And, Marion Barry Makes Six

At least, SIX democratic officials were convicted or sentenced this past week for election or tax evasion crimes.

Marion Barry was sentenced to three years of probation for failing to file federal income taxes for the past 6 years,

Marion Barry was pleased that he will not be sent to jail for his crimes.

Although, DC Councilman Marion Barry did not pay taxes on an estimated income $534,000 since 1999, he will not face jail time for his crimes:

Former mayor and current D.C. City Councilman Marion Barry was sentenced Thursday to three years of probation for failing to file local or federal income tax returns, News4 reported.

Barry pleaded guilty last October to two misdemeanor charges after admitting to earning $534,000 from 1999 and 2004 and not filing the required tax returns.

Democratic precinct committeeman Leroy Scott is not so fortunate. He will be spending his next 10 months in federal prison for his role in an East St. Louis vote-buying scheme:

U.S. District Judge David Herndon also ordered Leroy Scott, 47, of East St. Louis, to pay a $3,000 fine and a $100 special assessment during Scott’s sentencing hearing Friday.

Scott, the former Democratic committeeman for Precinct 38, pleaded guilty nearly a year ago to taking part in a conspiracy to pay East St. Louis residents $5 and $10 apiece to vote for Democratic candidates in the November 2004 election.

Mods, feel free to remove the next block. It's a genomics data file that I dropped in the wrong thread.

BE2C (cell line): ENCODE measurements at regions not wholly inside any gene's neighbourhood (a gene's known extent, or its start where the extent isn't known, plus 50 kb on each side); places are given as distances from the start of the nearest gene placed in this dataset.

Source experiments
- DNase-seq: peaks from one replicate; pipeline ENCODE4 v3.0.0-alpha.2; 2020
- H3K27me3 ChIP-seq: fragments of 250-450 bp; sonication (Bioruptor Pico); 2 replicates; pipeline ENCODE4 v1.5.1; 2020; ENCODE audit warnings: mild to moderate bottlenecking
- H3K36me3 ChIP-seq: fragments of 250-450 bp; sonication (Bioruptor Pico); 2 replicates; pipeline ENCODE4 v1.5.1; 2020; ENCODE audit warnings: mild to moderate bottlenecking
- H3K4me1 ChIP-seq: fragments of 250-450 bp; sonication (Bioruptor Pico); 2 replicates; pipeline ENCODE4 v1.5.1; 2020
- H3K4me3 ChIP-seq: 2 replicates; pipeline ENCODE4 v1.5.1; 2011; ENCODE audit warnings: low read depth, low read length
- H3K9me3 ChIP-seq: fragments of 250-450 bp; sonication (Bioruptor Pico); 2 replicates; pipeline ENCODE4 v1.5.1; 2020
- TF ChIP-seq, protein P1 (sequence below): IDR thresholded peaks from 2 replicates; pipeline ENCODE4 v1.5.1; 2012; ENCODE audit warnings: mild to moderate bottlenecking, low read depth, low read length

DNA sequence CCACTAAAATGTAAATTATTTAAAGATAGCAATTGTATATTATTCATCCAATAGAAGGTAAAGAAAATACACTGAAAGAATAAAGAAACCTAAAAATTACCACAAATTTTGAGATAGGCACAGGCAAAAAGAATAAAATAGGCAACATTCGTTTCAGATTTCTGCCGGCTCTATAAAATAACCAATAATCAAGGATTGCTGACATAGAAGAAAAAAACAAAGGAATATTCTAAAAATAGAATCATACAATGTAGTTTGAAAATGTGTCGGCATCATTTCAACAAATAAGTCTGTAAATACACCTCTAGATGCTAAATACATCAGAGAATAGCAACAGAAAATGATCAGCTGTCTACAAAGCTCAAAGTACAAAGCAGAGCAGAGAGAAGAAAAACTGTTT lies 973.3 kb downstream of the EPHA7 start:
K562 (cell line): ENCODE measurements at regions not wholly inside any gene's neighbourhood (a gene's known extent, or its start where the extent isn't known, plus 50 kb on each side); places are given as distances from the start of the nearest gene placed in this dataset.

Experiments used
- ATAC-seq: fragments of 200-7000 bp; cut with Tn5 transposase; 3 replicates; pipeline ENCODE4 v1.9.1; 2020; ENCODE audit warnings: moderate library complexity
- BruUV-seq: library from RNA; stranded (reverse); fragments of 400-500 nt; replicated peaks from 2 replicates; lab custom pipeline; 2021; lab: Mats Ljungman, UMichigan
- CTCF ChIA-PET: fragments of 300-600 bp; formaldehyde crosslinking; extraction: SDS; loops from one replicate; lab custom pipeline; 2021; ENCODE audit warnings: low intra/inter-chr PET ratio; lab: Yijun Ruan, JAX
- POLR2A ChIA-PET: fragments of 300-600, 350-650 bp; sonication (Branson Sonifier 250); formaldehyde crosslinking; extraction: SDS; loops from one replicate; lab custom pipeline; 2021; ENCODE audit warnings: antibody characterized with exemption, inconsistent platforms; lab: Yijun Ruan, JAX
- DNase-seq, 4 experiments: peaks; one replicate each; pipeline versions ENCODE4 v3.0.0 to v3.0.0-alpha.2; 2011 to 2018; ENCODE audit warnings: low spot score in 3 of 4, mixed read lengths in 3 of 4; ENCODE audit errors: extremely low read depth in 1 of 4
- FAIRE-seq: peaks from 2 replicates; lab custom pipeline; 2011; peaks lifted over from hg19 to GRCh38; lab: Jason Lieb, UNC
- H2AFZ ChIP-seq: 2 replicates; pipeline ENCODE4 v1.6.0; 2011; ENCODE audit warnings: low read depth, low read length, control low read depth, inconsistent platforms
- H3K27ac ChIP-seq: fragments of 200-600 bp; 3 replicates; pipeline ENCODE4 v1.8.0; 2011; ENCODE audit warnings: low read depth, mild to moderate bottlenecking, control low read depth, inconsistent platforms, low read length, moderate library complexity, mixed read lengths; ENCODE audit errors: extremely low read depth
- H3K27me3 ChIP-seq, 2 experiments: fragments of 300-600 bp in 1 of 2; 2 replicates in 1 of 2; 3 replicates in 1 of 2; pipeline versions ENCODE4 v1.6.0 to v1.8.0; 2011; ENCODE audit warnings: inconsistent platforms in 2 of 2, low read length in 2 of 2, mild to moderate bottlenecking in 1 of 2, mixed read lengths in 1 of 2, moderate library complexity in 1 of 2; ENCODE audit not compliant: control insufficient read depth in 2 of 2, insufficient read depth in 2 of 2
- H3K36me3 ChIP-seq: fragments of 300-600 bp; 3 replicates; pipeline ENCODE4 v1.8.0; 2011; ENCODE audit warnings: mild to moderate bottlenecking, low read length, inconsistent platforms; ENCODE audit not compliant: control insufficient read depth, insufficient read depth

Scott is the last to be sentenced among the four Democratic operatives from East St. Louis who pleaded guilty to taking part in the vote-buying conspiracy.

Five others were convicted of election crimes in a separate trial

Lillie Nichols and Terrance Stith were sentenced to four months in prison after their guilty pleas to aiding a vote-buying scheme a week earlier:

In addition, U.S. District Judge David Herndon sentenced Stith’s wife, Sandra, to a year of probation for the same crime. Like her husband, Sandra Stith had cooperated with federal prosecutors after pleading guilty nearly a year ago.

Herndon imposed the sentences after Assistant U.S. Attorney Hal Goldsmith asked for leniency. Goldsmith praised the defendants’ acceptance of responsibility and help in prosecuting former City Council member Charles Powell and his four co-defendants. (Even after his conviction last July!) Powell until last month was chairman of the city Democratic Central Committee. The others held public office or worked on the committee.

And, Denny wrote in with news about the conviction of former Atlanta Mayor Bill Campbell this week for tax evasion:

A jury has found former Atlanta Mayor Bill Campbell guilty of tax evasion charges and NOT guilty of racketeering and corrupt payment charges.

Earlier today, jurors asked the judge in the case whether it is against the law for a mayor to accept a speaker’s fee from a vendor doing business with the city.

The jury got the case yesterday and discussed it for more than five hours before adjourning for the night.

Prosecutors claim Campbell operated a web of corruption at City Hall during his two terms in office from 1994 to 2002. They say he ordered subordinates to collect thousands of dollars from contractors who looked to do business with the city.

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